Thorny questions (my guess)

Panza, Robin PanzaR at CARNEGIEMUSEUMS.ORG
Tue May 16 17:37:16 CDT 2000


>>>>>
1)  Why are thorny plants more abundant in savannas and areas like the
Black Belt than elsewhere?
2)  If thorns were an adaptation against Pleistocene and earlier browsers,
what kept these browsers from going into habitats where plants were less
thorny?  Why wouldn't other plants outside savannas develop thorniness as a
defense against these browsers.
<<<<<

My *guess* would be that it has to do with the competition (grass).  Grass
is not a great source of animal nutrition, relative to the effort.  Any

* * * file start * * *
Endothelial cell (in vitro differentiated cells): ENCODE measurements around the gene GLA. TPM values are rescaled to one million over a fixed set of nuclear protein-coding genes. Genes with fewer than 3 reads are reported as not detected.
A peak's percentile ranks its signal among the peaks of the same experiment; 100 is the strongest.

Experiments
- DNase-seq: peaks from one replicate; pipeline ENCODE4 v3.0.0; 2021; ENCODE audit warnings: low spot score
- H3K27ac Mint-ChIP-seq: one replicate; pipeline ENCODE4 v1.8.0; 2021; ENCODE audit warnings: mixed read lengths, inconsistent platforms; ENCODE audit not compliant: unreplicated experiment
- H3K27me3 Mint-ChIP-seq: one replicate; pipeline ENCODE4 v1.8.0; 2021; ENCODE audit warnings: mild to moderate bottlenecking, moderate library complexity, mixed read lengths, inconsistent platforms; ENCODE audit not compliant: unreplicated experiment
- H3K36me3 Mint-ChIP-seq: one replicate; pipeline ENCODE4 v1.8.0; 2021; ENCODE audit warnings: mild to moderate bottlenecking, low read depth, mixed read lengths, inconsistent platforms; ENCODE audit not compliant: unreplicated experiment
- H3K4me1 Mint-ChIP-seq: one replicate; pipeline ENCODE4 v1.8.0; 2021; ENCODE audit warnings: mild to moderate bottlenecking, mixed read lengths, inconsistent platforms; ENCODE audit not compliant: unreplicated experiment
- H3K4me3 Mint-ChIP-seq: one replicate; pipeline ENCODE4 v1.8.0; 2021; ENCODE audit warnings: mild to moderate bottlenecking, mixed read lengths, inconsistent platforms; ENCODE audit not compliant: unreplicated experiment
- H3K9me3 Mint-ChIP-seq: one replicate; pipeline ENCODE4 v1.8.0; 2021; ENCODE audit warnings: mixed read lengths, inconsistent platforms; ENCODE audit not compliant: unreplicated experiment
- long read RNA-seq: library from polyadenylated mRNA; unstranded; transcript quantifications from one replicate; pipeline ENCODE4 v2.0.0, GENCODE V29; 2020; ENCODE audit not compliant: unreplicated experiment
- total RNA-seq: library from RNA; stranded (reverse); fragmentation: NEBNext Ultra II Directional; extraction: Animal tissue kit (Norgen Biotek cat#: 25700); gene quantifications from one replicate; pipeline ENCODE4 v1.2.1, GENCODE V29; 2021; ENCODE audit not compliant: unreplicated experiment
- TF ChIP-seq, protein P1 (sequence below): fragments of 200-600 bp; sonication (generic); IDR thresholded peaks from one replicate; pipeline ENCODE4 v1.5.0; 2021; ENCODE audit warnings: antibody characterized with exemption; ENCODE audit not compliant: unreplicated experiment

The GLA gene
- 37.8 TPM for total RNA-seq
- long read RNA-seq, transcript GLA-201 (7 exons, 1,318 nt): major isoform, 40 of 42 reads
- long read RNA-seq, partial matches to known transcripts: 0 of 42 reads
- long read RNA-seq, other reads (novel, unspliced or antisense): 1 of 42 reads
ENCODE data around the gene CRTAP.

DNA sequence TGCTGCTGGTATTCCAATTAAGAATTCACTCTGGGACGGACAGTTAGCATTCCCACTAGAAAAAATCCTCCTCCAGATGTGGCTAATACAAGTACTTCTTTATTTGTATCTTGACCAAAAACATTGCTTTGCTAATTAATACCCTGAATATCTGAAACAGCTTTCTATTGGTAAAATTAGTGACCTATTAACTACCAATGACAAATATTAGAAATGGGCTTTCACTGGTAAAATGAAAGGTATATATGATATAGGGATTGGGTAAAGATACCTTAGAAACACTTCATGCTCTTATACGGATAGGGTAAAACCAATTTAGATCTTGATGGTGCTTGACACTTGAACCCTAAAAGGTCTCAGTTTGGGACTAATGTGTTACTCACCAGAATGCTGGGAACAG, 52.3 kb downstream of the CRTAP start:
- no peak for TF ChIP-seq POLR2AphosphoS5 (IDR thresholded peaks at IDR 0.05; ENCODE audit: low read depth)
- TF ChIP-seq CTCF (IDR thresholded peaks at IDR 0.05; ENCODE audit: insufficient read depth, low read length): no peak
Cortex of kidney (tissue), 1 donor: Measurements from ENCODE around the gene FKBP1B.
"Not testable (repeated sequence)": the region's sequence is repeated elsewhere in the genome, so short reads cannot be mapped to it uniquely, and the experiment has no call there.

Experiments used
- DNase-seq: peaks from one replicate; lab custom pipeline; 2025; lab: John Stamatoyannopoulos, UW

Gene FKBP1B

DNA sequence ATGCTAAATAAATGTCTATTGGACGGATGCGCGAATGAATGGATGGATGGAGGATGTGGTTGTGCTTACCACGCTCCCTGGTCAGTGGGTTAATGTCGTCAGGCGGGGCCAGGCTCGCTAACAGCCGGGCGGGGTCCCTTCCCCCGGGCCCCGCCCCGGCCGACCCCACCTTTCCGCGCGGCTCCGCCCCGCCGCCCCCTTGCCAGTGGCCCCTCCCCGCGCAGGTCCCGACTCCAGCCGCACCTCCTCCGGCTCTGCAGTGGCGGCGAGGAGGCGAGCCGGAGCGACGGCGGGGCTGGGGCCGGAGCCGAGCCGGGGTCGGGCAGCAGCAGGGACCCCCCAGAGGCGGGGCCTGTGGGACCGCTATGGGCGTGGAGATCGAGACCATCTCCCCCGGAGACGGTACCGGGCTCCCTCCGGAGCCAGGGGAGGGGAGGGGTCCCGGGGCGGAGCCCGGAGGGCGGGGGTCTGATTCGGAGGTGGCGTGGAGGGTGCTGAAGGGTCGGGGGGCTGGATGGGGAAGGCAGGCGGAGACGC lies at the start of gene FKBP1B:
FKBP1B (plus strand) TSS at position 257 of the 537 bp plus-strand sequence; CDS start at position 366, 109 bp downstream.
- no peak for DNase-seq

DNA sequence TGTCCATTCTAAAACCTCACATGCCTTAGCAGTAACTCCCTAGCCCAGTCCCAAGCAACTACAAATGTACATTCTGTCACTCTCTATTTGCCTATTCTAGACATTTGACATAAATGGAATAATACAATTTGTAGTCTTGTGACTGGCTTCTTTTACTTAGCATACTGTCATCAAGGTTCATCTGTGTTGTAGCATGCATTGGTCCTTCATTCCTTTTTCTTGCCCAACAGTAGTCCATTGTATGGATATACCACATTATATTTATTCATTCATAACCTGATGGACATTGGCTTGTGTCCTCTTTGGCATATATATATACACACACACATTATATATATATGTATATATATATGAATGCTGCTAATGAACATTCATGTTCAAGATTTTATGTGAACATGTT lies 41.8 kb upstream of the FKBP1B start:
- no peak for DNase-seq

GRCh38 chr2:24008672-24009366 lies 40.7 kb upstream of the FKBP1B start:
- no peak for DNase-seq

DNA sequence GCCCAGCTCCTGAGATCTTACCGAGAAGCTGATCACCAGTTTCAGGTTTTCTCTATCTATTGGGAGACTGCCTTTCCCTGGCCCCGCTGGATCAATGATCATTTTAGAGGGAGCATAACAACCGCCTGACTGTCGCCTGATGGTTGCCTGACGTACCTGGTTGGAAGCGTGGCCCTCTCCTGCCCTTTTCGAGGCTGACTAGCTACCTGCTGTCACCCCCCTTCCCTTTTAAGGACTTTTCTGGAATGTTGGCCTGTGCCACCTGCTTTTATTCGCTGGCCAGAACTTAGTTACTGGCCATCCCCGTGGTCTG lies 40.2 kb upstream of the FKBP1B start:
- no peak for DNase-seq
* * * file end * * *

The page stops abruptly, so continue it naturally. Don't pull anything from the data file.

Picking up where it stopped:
dicots in a sea of grass would seem to be pretty prime food.  By definition,
there are relatively few dicots in a grassland, so there are few plants
"sharing the load" of vertebrate predation, so to speak.  That's pretty
strong selection for anti-predator tactics.

One dicot species surrounded by other dicots (in a woodland, say) has much
lower risk of debilitation or death from predation, so there's less
selective advantage to using its resources for strong woody projections.

just the 2 cents of a zoologist,
Robin

Robin K Panza                         panzar at carnegiemuseums.org
Collection Manager, Section of Birds          ph:  412-622-3255
Carnegie Museum of Natural History       fax: 412-622-8837
4400 Forbes Ave.
Pittsburgh  PA  15213-4008  USA




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